There has been sharp reaction from high-level Arab officials to Osama bin Laden's call for a Muslim "holy war" against the West.
"There is a war between bin Laden and the whole world," said Egyptian Foreign Minister Ahmed Maher. His sentiments were echoed by Arab League Secretary General Amr Moussa, who said "bin Laden does not speak in the name of Arabs and Muslims."
Both men, in Damascus for a meeting of the Arab League, were responding to Saturday's broadcast comments of Osama bin Laden, who called for Muslims to join a holy war against the West, Christians and Jews. Mr. Bin Laden said Arab leaders who supported the U.S. led war against Taleban targets in Afghanistan are traitors.
Saied Saadek is a writer, teacher and political communications expert in Cairo. He says Osama bin Laden is attempting to exploit Arab anger over problems that exist in the Arab world. His tactic, according to Saadek is "To embarrass and hurt the legitimacy of Arab and Islamic regimes. This has been his main enemy," he explained. "Bin Laden has been trying to foment strife between the leaders of the Islamic states and Arab states and the people. Especially when many Arab states have economic, political, and social grievances and problems with their own regimes."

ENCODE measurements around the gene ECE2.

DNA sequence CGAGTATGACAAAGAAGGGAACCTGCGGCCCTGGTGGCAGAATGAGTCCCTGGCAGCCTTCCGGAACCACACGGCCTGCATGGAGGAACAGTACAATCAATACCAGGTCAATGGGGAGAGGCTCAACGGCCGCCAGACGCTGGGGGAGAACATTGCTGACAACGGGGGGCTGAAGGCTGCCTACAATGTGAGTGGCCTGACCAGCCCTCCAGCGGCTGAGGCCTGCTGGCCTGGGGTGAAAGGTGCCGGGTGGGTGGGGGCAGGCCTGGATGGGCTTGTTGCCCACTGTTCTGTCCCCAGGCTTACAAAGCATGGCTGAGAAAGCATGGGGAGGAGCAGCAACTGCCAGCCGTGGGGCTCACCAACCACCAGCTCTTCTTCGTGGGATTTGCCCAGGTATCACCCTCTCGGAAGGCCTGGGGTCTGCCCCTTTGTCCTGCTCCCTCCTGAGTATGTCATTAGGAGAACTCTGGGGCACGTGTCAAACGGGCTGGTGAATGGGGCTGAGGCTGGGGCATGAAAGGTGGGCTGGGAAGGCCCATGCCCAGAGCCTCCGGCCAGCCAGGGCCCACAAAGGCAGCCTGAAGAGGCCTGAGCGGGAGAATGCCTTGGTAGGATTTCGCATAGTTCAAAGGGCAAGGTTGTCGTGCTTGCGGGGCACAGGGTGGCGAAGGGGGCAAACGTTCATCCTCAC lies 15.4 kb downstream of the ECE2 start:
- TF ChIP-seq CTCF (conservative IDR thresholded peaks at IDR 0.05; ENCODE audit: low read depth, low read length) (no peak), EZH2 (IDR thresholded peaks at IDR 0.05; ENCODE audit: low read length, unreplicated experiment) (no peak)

Mr. Saadek says that as long as the Palestinian-Israeli conflict continues, Osama bin Laden will have the psychological ammunition to influence the citizens of the Arab world.
The foreign ministers of 10 Arab countries are meeting in Damascus to discuss international efforts to resolve the Palestinian-Israeli conflict, while also talking about ways for Arab countries to help Palestinians.
Also on their agenda: the impact on the Middle East of the September 11 terrorist attacks in the United States.